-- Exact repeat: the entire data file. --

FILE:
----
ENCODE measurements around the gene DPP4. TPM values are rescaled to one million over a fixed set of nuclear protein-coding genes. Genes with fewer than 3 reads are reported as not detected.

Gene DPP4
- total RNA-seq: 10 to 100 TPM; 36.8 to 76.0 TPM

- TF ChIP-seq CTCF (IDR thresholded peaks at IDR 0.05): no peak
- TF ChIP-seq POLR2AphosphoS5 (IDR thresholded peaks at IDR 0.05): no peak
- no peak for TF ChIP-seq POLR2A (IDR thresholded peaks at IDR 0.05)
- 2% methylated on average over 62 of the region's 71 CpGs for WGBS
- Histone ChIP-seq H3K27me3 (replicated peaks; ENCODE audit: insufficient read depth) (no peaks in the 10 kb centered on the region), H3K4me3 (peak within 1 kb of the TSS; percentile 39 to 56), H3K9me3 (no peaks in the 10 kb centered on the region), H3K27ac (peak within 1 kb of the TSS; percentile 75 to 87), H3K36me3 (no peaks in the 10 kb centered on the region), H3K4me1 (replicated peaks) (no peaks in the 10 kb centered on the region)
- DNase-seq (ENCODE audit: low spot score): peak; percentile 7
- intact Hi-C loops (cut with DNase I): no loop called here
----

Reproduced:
ENCODE measurements around the gene DPP4. TPM values are rescaled to one million over a fixed set of nuclear protein-coding genes. Genes with fewer than 3 reads are reported as not detected.

Gene DPP4
- total RNA-seq: 10 to 100 TPM; 36.8 to 76.0 TPM

- TF ChIP-seq CTCF (IDR thresholded peaks at IDR 0.05): no peak
- TF ChIP-seq POLR2AphosphoS5 (IDR thresholded peaks at IDR 0.05): no peak
- no peak for TF ChIP-seq POLR2A (IDR thresholded peaks at IDR 0.05)
- 2% methylated on average over 62 of the region's 71 CpGs for WGBS
- Histone ChIP-seq H3K27me3 (replicated peaks; ENCODE audit: insufficient read depth) (no peaks in the 10 kb centered on the region), H3K4me3 (peak within 1 kb of the TSS; percentile 39 to 56), H3K9me3 (no peaks in the 10 kb centered on the region), H3K27ac (peak within 1 kb of the TSS; percentile 75 to 87), H3K36me3 (no peaks in the 10 kb centered on the region), H3K4me1 (replicated peaks) (no peaks in the 10 kb centered on the region)
- DNase-seq (ENCODE audit: low spot score): peak; percentile 7
- intact Hi-C loops (cut with DNase I): no loop called here